One day someone will write a comment on this blog and say that he or she is related either to Captain Foster, Mo Morrison, Van Sainsbury, Ron Forsyth, Stew Tosh, Gil Gillis, Johnnie Johnson, Mac Reeves or Keith Lindsay…
Tony Cannell is the first person to reach us…
He knew Tommy Todd as well as his wife Val.
I knew Tom Todd very well and despite the fact he was older (I missed the war by two years) he was my best friend.
I took him flying occasionally in light planes in the early sixties. He loved that and would sometimes recall some of his wartime experiences while we tootled around the skies west of Ottawa, or later around Maple Airport north of Toronto.
One incident he recounted was of flying a rhubarb, busting trains etc. He and his friend Izzy Isbister were warned to stay away from the Rhone Valley because of the intense flak in the area. Unfortunately, in their haste to get away after intense activity and getting low on fuel, they mistook the Rhone for another river and flew through some heavy flak. Leaving the coast, Tom could see cannon shells hitting the sea just behind Izzy just ahead. Taking evasive action, they were lucky to get out of that little mess with, no doubt, a great sigh of relief !
Other little incidents were just as interesting too !
Tom was a very quiet, unassuming and wonderful friend.
Want to read what I wrote on Tommy Todd?
In fact someone else wrote it, I just copied it.
This is an excerpt in case you forgot to read it the first time…
Soon after the Spitfires arrived one of the Canadian pilots, Flying Officer Thomas Todd visited Kingsden – my home, to ask my mother if she would accommodate his wife while he was stationed at the airfield. He had married a 19-year-old Welsh air controller called Val in Swansea. The answer must have been “yes” because they both moved in with us and remained until October 1943. Toddy flew a Spitfire that had the squadron letters AUT on the fuselage (another one I always checked for on their return). One particular morning Toddy had overslept and was woken by his batman calling him from under the bedroom window. Having no time to dress or eat breakfast, with only five minutes to spare until he was due at briefing, he pulled his uniform on over his pyjamas, and went off to cause havoc over France – if only the enemy had realised!
They would fly up to three missions a day, weather permitting. Toddy flew as wingman to Johnnie Johnson and his successor; this meant he had to protect the tail of the Wing Commander’s plane, with a great risk of being shot down. This must have helped Johnnie Johnson to become the Ace! There were very few accidents or losses while the Spitfires were here. Johnnie Johnson left here on September 9th for a course in preparation for D-Day. His place was taken by Wing Commander Hugh Constant-Godefroy until October 14th 1943, when with much regret the squadron left for a permanent base for winter at Kenley. Val returned to Wales to await the birth of their baby, and later sailed to Canada to stay with Toddy’s family. During his stay with us I had taken photographs of Toddy and Val, and my mother had taken one of me with them. We each treasured these photos for 47 years until we met again. In 1990 they came over from Canada to visit Val’s family in Wales, while over in the U.K, they came to visit us and take part in the service held in September at the memorial in Bedlam Lane for Battle of Britain Sunday. There they were joined by the next generation of pilots of the same wing. The young pilots had flown over from Germany for the ceremony (and did so for a few years afterwards). We shall never forget the sight of these youngsters cornering Toddy at Elvey Farm, where we had gone for tea. They were so interested in his Spitfire flying experiences. We have remained close to Val and Toddy and have visited them three times at their home to the north of Toronto. Toddy was shot down 6 weeks before the end of the war and was taken prisoner. He should not have been flying that day, but had offered to take the place of a young pilot who was exhausted. He records his dreadful experiences in the hands of the retreating German soldiers and the Hitler Youth for his grandsons. They can be read in the blue covered book.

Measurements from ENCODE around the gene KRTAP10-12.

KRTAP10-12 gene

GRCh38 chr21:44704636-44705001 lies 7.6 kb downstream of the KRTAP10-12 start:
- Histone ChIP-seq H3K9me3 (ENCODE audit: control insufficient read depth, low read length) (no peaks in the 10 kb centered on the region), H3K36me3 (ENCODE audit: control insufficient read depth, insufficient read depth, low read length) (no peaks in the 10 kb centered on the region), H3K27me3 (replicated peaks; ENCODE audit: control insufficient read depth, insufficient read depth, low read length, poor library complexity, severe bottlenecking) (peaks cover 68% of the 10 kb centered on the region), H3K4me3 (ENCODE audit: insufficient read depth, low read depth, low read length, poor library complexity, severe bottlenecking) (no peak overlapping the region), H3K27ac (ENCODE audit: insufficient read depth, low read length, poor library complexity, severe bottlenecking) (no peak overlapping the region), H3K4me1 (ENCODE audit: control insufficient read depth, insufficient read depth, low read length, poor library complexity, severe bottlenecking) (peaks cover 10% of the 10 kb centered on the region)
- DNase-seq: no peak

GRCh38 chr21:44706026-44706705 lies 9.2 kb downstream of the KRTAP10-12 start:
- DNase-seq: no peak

F/L Todd Shot Down by Flak North of Emmerich
Toddy was shot down 6 weeks before the end of the war and was taken prisoner. He should not have been flying that day, but had offered to take the place of a young pilot who was exhausted.
I told Greg I was going to write about Tommy Todd once again so he revisited his grandpa’s photo album again and found this…